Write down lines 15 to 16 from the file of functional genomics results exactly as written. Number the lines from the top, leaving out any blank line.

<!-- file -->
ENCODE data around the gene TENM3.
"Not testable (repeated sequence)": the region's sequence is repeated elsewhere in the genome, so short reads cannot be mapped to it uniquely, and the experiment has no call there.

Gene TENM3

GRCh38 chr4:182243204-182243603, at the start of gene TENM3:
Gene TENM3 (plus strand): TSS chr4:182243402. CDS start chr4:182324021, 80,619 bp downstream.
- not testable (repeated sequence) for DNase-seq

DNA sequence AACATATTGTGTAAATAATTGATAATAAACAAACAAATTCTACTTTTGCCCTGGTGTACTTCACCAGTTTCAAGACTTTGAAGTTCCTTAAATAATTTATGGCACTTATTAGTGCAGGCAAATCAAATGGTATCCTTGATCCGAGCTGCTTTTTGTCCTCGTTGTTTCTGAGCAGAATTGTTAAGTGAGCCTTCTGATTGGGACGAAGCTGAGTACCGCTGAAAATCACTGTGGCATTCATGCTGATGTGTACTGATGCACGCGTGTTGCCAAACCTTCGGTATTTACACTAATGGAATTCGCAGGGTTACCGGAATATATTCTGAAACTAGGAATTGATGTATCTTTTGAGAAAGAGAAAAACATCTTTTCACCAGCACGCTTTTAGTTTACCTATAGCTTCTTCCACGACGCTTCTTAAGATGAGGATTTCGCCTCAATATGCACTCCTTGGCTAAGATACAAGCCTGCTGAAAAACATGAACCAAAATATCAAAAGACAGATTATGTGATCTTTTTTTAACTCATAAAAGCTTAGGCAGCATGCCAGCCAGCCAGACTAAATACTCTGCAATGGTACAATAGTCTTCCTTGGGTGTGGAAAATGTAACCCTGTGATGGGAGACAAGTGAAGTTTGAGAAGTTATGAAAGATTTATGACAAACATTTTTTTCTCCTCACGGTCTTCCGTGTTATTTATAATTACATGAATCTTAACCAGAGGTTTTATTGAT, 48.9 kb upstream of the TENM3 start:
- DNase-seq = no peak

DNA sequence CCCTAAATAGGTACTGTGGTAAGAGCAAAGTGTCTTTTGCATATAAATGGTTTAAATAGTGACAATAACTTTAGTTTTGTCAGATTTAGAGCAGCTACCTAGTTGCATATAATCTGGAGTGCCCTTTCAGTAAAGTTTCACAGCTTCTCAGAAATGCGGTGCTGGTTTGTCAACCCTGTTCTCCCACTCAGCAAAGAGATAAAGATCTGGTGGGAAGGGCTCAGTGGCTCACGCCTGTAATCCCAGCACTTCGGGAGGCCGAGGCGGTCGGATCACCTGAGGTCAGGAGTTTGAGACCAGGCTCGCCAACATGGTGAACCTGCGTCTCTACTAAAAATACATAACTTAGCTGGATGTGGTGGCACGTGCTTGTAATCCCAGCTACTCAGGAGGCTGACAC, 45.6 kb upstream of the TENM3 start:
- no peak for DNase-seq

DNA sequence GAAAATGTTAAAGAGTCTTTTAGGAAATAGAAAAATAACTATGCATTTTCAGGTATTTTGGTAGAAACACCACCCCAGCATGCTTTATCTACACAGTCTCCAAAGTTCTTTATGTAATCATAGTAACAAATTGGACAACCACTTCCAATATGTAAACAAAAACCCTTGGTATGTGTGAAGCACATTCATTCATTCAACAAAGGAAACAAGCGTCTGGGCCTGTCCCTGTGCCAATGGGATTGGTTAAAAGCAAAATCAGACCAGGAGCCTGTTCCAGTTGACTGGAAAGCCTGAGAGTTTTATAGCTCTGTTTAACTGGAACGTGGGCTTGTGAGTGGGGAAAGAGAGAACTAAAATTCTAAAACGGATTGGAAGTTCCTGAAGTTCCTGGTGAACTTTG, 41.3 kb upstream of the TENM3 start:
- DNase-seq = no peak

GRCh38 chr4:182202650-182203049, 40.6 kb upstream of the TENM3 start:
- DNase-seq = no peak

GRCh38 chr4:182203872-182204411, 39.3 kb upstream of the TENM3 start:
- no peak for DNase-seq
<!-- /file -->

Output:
GRCh38 chr4:182203872-182204411, 39.3 kb upstream of the TENM3 start:
- no peak for DNase-seq